Shaping big city skylines all over the world, skyscrapers typically draw their power from the traditional carbon fuel grid, contributing to carbon emissions and adding to air pollution in major metropolises. Matthew Stone, NextGen Nano’s Chairman, recently discussed the potential application of organic photovoltaic (OPV) cells within high-rise buildings, outlining their potential to provide cleaner and more sustainable energy.

The United Nations predicts that, by 2050, the world’s urban population will increase from 3.6 billion to approximately 6.3 billion. With more and more people moving from small, rural villages to sprawling metropolises, skyscrapers are not just aesthetically pleasing; they are vital in terms of providing sufficient space in which to live and work.

Whether used for commercial or residential purposes, skyscrapers must accommodate vast numbers of people. They place a huge demand on energy sources. One study revealed that, in terms of electricity requirements, high-rise office buildings require more than twice as much electricity per square metre of floor area than low-rise office buildings, with gas heating in skyscrapers 40 per cent higher than normal buildings, effectively doubling carbon emissions.

In terms of maintaining temperature, skyscrapers are not particularly energy efficient. In cold weather, glass skyscrapers leak heat. In summer, they require air conditioning, creating 60 per cent more carbon emissions than offices relying on natural ventilation.

One of the best solutions is incorporating building-integrated photovoltaics (BIPVs) in the skyscrapers’ construction. BIPVs are used in place of traditional building materials in parts of the building envelope — such as facades, skylights and roofs — to generate electricity. BIPVs are increasingly incorporated in the construction of new buildings since they not only produce energy, but their integration also reduces construction material demands and labour costs.

There are four main categories of BIPV products. BIPVs do not rely on carbon fuels or polluting materials to generate energy, although many are produced using environmentally damaging materials, with the exception of panels consisting of organic PV (OPV) cells.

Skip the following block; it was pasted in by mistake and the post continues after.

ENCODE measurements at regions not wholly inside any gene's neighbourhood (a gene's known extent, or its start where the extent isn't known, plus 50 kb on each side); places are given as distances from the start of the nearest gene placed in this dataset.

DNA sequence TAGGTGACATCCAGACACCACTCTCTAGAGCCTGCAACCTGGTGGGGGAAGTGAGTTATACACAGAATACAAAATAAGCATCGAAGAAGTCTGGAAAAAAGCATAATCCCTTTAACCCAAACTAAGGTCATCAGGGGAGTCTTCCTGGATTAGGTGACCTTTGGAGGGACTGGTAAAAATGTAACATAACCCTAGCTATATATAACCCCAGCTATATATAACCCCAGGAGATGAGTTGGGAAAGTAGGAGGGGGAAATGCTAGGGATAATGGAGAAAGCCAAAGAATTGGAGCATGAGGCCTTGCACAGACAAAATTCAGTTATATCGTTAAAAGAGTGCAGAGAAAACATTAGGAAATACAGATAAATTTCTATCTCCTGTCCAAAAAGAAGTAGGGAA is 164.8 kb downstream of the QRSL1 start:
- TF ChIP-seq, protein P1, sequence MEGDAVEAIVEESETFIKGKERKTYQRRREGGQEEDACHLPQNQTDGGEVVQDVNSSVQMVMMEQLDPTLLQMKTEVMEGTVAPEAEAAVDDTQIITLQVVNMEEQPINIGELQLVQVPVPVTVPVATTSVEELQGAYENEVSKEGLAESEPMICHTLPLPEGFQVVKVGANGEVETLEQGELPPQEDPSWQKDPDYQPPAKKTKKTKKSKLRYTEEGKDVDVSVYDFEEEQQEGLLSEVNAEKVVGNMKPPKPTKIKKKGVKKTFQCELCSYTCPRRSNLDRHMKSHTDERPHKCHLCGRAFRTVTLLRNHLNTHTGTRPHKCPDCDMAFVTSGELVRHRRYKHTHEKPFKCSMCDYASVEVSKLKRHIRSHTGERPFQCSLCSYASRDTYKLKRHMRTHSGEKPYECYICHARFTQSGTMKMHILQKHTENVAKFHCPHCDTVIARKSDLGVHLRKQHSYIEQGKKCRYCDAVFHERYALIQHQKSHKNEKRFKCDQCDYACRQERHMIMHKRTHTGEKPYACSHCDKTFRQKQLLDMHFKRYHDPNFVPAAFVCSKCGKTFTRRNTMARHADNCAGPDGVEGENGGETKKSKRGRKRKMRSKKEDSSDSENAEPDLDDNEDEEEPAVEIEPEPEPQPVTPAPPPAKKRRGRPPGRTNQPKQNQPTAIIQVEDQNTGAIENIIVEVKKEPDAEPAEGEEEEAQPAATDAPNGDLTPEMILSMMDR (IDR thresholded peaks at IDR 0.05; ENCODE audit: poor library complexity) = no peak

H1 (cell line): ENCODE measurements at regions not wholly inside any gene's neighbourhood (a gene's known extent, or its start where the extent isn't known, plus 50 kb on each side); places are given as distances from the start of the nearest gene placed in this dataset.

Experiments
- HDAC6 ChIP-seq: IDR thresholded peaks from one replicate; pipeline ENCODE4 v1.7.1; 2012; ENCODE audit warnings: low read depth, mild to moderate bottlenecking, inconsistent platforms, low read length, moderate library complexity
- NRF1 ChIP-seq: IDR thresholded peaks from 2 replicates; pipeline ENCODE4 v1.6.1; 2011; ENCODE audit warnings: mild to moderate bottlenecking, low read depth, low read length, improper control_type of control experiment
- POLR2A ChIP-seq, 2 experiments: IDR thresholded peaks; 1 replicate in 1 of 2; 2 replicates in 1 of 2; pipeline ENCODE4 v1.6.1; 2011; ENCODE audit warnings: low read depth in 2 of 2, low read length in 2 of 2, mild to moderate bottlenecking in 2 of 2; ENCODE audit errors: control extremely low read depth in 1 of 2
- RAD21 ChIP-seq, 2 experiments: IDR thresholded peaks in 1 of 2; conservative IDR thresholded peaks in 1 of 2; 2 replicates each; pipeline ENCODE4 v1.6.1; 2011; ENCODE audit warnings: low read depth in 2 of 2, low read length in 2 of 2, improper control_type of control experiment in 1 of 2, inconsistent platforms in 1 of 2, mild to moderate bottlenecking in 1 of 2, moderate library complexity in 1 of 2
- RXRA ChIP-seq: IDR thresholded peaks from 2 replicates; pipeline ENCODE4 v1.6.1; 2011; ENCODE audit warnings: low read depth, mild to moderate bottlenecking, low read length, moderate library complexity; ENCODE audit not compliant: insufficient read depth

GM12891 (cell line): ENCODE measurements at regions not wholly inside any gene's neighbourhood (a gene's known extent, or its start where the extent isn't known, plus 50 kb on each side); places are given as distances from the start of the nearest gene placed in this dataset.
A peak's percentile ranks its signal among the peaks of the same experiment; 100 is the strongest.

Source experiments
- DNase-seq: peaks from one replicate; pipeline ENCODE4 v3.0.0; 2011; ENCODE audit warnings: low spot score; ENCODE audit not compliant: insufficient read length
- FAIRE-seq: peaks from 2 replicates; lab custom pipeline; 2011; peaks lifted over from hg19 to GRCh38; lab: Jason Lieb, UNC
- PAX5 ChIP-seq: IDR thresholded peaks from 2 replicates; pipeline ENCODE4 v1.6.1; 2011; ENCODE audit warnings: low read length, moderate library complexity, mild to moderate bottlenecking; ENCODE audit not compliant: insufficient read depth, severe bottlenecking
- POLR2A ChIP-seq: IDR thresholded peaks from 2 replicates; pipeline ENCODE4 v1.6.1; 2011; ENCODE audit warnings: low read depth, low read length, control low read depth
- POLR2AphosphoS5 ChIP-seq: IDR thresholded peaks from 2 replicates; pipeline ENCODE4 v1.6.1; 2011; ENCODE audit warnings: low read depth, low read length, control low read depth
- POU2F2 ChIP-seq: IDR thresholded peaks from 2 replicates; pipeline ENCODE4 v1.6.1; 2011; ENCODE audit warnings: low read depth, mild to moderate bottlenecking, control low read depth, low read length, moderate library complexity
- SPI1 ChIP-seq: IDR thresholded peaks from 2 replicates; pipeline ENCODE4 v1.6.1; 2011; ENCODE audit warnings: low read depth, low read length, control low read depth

Until recently, in comparison with other BIPVs, OPVs typically offered decreased power efficiencies. Nevertheless, recent breakthroughs achieved by pioneering nanotechnology specialist NextGen Nano have paved the way for increased OPV efficiency. Leading the race to develop next generation organic solar cells through the integration of advanced nanotechnology, NextGen Nano is developing energy-efficient and flexible organic solar cells, facilitating decentralisation of the energy industry on a global scale.

NextGen Nano’s PolyPower range exhibits significantly improved efficiency in comparison with third-generation solar technologies. Made using environmentally friendly organic materials, PolyPower panels are lightweight, dynamic and affordable. Developed at a nano level with impressive flexibility and transparency, this revolutionary semi-transparent thin layer has the potential to be applied to the surface of skyscraper windows, where it could be used to generate power and light and control temperature.

Led by a management team that includes Director of Operations Duncan Clark, NextGen Nano’s recent accomplishments could prove a pivotal moment in high-rise engineering, ensuring that skyscrapers are not only practical and aesthetically beautiful, but sustainable and environmentally friendly. NextGen Nano’s ground-breaking PolyPower technology has the potential to facilitate significant reductions in carbon emissions before 2050, providing a much-needed breath of fresh air for all of the world’s major cities.